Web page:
Mitch Lebe is awarded his certificate of appreciation by CBS Board Chairman Richard Lorenzo
Rich Lamb gets his due from Richard Lorenzo
More Photos HERE
Photos from all recent luncheons HERE
RICH LAMB -- 40 YEARS AT 880
Rich, an award-winning reporter, launched his
career at WCBS in 1978 and is still going strong.
original call letters
more than you need to know about
ON THE AIR!
History & Times
of a Legendary Radio Station
FRAN SCHNEIDAU, RETIRED WCBS |
CONNECTICUT BUREAU CHIEF
Schneidau, a native of New Caanan, Connecticut, died December 27, 2017, at the age of seventy-eight. A former stockbroker, she joined Newsradio88 in 1978, and for thirty-nine years reported on happenings in the Nutmeg State. Previously, she was with WICC in Bridgeport.
Fran retired from WCBS in February 2017, which led Connecticut Governor Dannel Malloy to proclaim February 3 as Fran Schneidau Day.
After learning of her death, Malloy issued this statement:
"For nearly forty years, Fran's voice was heard delivering news from the State of Connecticut to millions of radio listeners throughout the greater New York City metropolitan area, and she did it with class, reputability, and her own trusted style. She dedicated her profession to journalism, and was respected by so many including numerous young and upcoming reporters who consistently cite her as an inspiration. We will miss Fran, and we extend our deepest condolences to her family, friends, and colleagues at WCBS."
LOU ADLER, MAJOR WCBS FIGURE, DIES|
Adler in 2007
Adler, eighty-eight, who lived in Wallingford, Connecticut, entered a nursing home in Meriden, Connecticut, two years ago for the treatment of Alzheimer's, and died on Dec. 22, 2017. Born in upstate Jamestown, New York, on April 18, 1929, Adler was a graduate of SUNY, Fredonia. He llater earned a masters from Purdue.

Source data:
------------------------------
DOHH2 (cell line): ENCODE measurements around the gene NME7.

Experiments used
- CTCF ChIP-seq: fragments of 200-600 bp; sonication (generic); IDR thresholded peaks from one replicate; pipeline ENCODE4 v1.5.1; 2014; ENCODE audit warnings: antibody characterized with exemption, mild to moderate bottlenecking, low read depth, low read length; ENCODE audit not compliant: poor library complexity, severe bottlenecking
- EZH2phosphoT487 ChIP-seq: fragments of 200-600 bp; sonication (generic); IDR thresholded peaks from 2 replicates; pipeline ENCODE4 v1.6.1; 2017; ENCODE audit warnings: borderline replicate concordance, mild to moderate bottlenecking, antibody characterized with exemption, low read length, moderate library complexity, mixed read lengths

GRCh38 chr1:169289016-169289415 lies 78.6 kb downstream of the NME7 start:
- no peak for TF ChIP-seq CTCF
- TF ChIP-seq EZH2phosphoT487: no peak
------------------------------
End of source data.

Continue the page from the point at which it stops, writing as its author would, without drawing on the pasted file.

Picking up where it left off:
Not to be confused with the record producer and talent manager of the same name, Lou Adler joined WCBS in 1959 as a reporter before moving to WCBS-TV. He returned to Newsradio88 in 1967 as morning anchor and reporter when the station went all-news under General Manager Joseph Dembo. In 1970 he received the Howard Blakeslee Award for his radio series "Report on Medicine."
In 1971, he was named by General Manager Neil Derrough as the station's news director, replacing Marvin Friedman. Despite his supervisory duties, Adler continued his morning drive anchor slot, paired with Jim Donnelly. Under Derrough, Adler was responsible for scaling down the news department, staffed by more than 100 newsroom employees, into a tighter, more efficient operation. At the time, Adler told The New York Times that his assignment was to turn a good station into an interesting one, and that its pacing and sound was comparable to a newspaper's front-page layout.
Adler (l) with Jim Donnelly in their heyday, ca. 1972
He left the station to become news director and anchor at WOR Radio in 1981 at a reported salary of $350,000 a year. In 1985 he was elected president of the Radio-Television News Directors Association.
Following his stint at WOR, where he had a contentious relationship with WOR's Station Manager Rick Devlin, Adler was named a professor of broadcast journalism at Quinnipiac University and director of Quinnipiac's Ed McMahon Mass Communication Center. At the age of seventy he earned a law degree from Quinnipiac. He was also owner of 250-watt WKFD-AM in Wickford, Rhode Island, which went off the air in 2001.
He leaves a wife, Thalia, and a daughter, Valerie, who says no funeral is planned, but at some point there will be a celebration of his life.
An interesting sidenote is that Lou Adler was an uncle, by marriage, of Deborah Rodriguez, long-time anchor at WCBS, and now morning anchor of CBS News Radio. Lou's brother David married the sister of Deborah's father.
A special tribute to Lou Adler by veteran broadcaster Gil Gross here
MORE TRIBUTES TO LOU ADLER here